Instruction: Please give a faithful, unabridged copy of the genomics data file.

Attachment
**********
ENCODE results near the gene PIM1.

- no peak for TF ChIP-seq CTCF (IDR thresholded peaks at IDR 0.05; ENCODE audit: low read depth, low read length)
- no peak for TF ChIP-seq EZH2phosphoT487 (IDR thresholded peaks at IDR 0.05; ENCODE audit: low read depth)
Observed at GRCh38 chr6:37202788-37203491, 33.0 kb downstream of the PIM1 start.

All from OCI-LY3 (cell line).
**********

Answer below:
ENCODE results near the gene PIM1.

- no peak for TF ChIP-seq CTCF (IDR thresholded peaks at IDR 0.05; ENCODE audit: low read depth, low read length)
- no peak for TF ChIP-seq EZH2phosphoT487 (IDR thresholded peaks at IDR 0.05; ENCODE audit: low read depth)
Observed at GRCh38 chr6:37202788-37203491, 33.0 kb downstream of the PIM1 start.

All from OCI-LY3 (cell line).